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What is TMJ and how does it relate to teeth grinding (bruxism)?

Diana Meeks
Diana Meeks on behalf of Sigma Nursing
Family Practitioner

TMJ is the abbreviation for temporomandibular joint and often is shorthand for a collection of disorders related to this joint and surrounding muscles on the jaw and face. Teeth grinding can aggravate this joint and lead to joint, muscle, and facial pain. Sometimes the result is developing one of the TMJ disorders.

The temporomandibular joints, called TMJ, are the joints and jaw muscles that make it possible to open and close your mouth. Located on each side of the head, your TMJ work together when you chew, speak or swallow and include muscles and ligaments as well as the jaw bone. They also control the lower jaw (mandible) as it moves forward, backward and side to side.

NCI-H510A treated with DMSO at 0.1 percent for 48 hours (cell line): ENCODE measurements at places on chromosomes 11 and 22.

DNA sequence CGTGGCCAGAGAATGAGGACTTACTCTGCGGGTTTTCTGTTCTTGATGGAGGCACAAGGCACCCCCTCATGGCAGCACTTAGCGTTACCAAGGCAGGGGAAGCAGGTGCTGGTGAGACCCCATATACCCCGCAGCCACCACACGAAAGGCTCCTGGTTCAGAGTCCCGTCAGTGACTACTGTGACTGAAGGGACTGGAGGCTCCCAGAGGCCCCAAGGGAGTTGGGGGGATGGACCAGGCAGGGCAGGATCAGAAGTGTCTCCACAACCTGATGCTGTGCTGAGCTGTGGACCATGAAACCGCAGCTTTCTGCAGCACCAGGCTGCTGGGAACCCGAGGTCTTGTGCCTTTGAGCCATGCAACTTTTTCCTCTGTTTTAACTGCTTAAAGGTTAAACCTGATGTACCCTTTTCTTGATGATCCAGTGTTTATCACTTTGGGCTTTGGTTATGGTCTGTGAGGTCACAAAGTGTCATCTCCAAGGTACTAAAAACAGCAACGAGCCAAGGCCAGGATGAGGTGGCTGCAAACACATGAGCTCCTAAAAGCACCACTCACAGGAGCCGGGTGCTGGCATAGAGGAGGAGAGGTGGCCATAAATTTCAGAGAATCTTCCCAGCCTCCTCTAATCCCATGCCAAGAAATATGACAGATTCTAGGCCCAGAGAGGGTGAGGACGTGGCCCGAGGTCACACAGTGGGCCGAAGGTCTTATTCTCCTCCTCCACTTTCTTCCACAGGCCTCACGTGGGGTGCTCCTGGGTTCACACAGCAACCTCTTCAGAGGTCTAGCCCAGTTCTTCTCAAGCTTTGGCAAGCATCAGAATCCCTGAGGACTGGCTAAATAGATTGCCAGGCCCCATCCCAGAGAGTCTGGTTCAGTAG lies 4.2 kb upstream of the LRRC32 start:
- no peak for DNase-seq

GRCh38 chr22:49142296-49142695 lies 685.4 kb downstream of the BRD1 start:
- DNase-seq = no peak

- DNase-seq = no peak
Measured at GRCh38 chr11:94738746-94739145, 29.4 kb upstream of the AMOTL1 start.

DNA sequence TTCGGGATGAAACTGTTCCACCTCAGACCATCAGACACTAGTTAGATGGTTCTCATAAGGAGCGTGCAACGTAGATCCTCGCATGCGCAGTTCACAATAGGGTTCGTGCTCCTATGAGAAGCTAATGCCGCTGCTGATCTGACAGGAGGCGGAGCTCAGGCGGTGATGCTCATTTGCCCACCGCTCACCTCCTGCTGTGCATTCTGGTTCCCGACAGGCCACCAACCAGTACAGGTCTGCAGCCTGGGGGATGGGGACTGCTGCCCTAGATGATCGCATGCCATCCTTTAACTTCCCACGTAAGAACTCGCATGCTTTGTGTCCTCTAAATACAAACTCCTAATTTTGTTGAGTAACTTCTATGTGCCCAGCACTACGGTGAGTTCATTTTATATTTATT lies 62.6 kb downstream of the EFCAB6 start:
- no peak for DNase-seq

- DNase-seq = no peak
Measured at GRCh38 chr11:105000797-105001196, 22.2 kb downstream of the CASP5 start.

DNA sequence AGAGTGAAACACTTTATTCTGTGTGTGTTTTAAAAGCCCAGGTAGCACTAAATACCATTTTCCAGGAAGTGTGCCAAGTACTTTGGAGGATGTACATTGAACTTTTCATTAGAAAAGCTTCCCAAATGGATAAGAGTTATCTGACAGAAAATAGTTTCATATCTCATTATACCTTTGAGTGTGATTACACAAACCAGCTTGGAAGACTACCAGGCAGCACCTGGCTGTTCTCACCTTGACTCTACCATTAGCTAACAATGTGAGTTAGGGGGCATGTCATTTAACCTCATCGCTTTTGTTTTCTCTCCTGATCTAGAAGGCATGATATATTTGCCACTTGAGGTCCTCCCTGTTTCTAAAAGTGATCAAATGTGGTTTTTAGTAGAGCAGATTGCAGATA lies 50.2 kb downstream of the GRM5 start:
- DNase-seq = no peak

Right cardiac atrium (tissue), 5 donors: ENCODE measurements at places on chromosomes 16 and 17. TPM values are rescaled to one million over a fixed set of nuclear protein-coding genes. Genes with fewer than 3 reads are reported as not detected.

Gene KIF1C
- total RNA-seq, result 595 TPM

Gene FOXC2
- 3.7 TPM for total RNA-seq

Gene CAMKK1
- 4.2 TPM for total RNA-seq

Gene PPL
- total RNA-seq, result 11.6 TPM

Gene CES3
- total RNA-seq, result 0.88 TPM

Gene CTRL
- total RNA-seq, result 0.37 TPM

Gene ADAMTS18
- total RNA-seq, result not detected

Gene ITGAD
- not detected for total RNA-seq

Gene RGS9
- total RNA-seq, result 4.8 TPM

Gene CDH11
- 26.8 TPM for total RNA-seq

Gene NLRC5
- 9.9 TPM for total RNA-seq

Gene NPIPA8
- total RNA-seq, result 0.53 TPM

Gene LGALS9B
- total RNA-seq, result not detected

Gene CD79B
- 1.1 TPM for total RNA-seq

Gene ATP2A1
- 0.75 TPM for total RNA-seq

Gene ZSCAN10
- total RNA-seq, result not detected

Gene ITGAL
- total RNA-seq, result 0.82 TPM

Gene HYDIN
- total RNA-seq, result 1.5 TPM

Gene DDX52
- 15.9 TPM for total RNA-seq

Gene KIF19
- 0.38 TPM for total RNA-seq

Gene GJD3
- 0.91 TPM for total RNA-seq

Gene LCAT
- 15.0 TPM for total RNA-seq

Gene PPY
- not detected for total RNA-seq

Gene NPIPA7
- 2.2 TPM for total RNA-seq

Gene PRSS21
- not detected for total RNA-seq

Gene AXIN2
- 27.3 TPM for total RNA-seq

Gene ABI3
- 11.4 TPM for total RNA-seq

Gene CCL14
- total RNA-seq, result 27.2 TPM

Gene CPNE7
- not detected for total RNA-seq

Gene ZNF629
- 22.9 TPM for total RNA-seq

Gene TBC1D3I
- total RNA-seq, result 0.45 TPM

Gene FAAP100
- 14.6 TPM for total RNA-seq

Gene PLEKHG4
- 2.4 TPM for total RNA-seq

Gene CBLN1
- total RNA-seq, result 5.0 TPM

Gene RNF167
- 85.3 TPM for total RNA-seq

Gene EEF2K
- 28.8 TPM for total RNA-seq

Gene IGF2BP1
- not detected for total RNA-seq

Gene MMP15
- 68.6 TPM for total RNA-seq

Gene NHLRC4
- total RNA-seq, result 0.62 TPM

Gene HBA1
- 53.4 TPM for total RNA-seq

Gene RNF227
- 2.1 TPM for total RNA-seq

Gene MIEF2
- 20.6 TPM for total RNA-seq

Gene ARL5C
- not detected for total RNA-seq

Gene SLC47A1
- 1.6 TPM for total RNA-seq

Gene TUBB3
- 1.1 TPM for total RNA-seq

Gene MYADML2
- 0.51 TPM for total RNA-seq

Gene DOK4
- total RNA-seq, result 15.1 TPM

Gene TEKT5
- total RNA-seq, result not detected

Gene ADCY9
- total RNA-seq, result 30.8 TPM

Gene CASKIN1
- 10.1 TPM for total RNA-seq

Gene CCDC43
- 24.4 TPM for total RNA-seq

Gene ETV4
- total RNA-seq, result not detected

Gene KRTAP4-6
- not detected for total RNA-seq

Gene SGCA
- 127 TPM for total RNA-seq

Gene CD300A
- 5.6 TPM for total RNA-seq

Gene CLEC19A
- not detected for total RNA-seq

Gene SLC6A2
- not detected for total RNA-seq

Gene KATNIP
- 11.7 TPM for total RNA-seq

TMJ can also refer to any disorder caused by a problem that prevents this complex system of muscles, ligaments, discs and bones from working properly. Possible causes of TMJ disorders include:
  • arthritis
  • dislocation
  • injury
  • tooth and jaw alignment
  • stress and teeth grinding (bruxism)
TMJ, or temporomandibular joint disorder, is a common condition that affects the joints that connect your jaw to the side of your head. TMJ can produce pain in the jaw, face, and neck, as well as headaches and other symptoms. Doctors are often unable to determine exactly why a person develops TMJ. However, teeth grinding, also known as bruxism, appears to increase the risk for developing TMJ.

Continue Learning about Teeth Grinding (Bruxism)

Important: This content reflects information from various individuals and organizations and may offer alternative or opposing points of view. It should not be used for medical advice, diagnosis or treatment. As always, you should consult with your healthcare provider about your specific health needs.